tion grant, UNC’s Alliances for Graduate
Education and the Professoriate recruits
undergraduates, supports their summer
research and connects them with mentors
in the sciences, engineering, mathematics
Ashby is working with other research
institutions across the country to help them
open their doors a little wider to minority
candidates. But she notes that “having
enough people at the door” is another
stumbling block. Selling minority students
on the value of a doctorate isn’t always
easy. “Everyone knows what it means to be
a lawyer or a doctor,” she says. “Everyone
gets that they make a lot of money and it’s
prestigious. Not everyone gets what it
means to be a professor.”
All these activities and achievements
aside, however, Ashby insists that one day
she will leave it all behind. Her mother
takes it one step further. “I keep telling her
that eventually the Lord is going to call her
to preach,” Shirley Sheares says.
“She really epitomizes goodness and
brings that to bear in all her interactions,”
says Joe DeSimone. Says another distinguished chemistry professor, faculty Chair
Joe Templeton, “I do not ever remember seeing her when it did not brighten my day.”
Daniel Verges, a first-year medical student at UNC who took Ashby’s organic
class as a sophomore, remembers the life
lessons she taught his class, the little sermons about gossiping and hard work and
looking out for those with less. He remembers, for example, the time she gave a box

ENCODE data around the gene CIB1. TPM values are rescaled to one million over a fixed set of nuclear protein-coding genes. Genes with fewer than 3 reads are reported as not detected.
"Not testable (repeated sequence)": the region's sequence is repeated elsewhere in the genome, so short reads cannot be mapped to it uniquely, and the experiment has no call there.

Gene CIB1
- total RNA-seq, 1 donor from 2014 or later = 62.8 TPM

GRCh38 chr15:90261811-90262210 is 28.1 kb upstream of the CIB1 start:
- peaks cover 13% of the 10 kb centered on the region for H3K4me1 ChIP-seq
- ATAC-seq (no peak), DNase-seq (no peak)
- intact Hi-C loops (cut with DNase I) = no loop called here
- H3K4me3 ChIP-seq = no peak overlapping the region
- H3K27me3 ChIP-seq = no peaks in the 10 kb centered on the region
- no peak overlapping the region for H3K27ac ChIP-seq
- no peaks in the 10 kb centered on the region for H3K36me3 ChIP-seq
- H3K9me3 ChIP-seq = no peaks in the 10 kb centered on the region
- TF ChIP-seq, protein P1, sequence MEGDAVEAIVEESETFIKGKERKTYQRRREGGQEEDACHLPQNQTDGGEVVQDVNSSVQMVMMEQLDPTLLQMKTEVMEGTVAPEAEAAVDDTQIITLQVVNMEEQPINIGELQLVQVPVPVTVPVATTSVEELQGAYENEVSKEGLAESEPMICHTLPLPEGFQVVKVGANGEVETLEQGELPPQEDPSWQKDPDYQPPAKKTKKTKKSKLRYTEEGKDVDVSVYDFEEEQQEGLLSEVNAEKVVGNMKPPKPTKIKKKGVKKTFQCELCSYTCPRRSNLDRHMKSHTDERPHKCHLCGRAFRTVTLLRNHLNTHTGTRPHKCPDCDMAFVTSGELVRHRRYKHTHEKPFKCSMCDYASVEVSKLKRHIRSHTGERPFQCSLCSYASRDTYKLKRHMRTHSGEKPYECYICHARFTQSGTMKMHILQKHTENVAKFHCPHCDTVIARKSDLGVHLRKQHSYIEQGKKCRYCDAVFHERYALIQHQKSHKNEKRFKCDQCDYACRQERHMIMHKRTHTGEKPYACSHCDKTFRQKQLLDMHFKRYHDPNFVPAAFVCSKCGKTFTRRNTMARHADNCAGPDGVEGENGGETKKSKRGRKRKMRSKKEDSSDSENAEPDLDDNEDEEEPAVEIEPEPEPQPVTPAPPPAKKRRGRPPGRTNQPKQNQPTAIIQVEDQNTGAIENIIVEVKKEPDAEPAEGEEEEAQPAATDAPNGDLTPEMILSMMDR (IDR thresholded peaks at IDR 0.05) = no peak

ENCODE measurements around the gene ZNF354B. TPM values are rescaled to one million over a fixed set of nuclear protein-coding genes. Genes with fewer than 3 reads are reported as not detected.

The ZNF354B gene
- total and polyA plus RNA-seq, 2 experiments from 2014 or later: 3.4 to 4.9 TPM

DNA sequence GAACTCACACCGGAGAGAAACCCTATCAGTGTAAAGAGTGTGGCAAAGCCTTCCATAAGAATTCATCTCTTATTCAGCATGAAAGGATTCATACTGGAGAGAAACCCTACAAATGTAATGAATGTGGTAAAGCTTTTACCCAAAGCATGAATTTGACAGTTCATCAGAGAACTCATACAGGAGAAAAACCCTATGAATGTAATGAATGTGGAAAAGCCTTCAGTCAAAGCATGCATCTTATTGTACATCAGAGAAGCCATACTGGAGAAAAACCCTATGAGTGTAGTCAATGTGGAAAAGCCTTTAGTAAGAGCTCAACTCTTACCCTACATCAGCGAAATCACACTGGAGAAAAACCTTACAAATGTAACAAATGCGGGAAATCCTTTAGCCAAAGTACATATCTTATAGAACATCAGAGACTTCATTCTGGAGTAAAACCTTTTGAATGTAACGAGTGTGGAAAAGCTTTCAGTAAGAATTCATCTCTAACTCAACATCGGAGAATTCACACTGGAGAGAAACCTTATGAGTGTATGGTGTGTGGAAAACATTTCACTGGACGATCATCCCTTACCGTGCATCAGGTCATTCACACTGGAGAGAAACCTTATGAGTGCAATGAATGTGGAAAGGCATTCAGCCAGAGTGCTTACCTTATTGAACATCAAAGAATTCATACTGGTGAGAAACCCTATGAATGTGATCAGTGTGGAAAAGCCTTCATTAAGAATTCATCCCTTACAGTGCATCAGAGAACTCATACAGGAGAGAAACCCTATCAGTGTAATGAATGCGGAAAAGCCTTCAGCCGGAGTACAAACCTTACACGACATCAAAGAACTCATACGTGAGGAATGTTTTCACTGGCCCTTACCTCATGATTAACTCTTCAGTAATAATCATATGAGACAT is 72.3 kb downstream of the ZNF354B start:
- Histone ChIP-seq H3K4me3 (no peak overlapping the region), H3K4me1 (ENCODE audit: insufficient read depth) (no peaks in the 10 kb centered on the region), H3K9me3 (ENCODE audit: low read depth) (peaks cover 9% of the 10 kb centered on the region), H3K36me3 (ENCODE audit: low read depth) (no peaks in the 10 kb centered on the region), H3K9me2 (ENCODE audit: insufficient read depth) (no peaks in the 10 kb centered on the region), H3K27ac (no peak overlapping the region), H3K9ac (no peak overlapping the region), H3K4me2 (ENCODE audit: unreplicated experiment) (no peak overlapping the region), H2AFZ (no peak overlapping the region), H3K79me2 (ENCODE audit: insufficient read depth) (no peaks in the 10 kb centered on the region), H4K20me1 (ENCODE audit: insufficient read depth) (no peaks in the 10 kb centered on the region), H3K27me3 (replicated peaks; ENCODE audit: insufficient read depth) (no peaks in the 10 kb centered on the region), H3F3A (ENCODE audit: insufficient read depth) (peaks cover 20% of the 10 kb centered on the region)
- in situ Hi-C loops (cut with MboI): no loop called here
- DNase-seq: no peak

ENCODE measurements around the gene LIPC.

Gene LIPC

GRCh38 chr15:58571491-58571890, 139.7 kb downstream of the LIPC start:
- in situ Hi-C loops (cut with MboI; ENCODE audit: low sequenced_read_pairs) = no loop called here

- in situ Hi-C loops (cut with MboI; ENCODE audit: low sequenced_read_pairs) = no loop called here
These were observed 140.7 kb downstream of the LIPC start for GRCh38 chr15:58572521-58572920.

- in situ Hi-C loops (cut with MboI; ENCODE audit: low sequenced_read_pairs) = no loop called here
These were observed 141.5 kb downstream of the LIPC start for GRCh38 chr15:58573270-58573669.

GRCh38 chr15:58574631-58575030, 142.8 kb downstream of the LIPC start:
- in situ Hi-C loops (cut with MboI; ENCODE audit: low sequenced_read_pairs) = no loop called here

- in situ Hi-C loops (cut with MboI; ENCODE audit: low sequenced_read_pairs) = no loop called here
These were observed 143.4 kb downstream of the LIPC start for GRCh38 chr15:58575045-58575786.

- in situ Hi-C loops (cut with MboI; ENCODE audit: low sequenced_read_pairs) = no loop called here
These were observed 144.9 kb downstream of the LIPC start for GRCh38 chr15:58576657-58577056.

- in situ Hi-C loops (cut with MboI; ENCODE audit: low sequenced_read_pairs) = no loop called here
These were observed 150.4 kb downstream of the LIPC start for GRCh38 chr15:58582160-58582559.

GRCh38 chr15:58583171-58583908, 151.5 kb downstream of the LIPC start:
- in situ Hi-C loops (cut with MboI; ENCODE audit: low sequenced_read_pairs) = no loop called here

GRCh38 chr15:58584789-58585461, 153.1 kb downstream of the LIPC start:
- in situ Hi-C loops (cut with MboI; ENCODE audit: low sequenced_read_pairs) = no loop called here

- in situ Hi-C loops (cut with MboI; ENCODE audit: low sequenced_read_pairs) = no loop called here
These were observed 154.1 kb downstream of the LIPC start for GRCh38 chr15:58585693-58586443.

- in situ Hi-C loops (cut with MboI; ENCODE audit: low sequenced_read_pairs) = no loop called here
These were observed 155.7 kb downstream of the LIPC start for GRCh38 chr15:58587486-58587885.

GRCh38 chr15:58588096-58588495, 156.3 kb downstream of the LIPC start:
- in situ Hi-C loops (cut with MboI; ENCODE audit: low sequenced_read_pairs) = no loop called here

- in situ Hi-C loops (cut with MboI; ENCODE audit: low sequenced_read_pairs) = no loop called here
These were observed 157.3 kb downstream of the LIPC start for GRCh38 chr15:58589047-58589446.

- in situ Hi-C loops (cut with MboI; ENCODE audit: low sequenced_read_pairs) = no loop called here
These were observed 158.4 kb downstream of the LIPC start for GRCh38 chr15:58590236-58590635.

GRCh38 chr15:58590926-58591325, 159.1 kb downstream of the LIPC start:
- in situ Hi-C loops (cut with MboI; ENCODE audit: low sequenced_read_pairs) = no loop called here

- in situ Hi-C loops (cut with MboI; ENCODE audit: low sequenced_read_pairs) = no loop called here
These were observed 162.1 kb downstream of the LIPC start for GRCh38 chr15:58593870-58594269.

of crayons to a student who had just scored
a 100 on one of her exams.
“Why am I giving him these crayons?”
she asked the class, pointing out that he
already had plenty of writing instruments.
She went on to make her point: That people who get things are not usually the ones
who need them.
Antoine Dove, the senior, remembers
how she supported and goaded and
inspired him to do well in her class. “The
kind of love and attention and care she
showed her students, you can’t even imagine,” he says. “She helped me achieve
something I didn’t think was achievable.”
Listen to all the stories and you think,
maybe she has already found her flock.
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it’s not th e cuis ine.
It’s the co mpanionship.
People toast our Eggs
Benedict. And tell us
our homemade desserts
suggest a 5-Star restaurant.
But at Croasdaile Village,
the story is not in the
appeal of our meals. The
real story is the residents
with whom you share the
For a visit and complimentary lunch, call Carol Roycroft at
(919) 384-2475 or email CarolR@umrh.org. You’ll come for
the tour but come back for the people.
2600 Croasdaile Farm Pkwy – Durham, NC 27705
(919) 384-2475 – www.croasdailevillage.com
DARV JOHNSON ’ 93 is a freelance writer
based in Chapel Hill.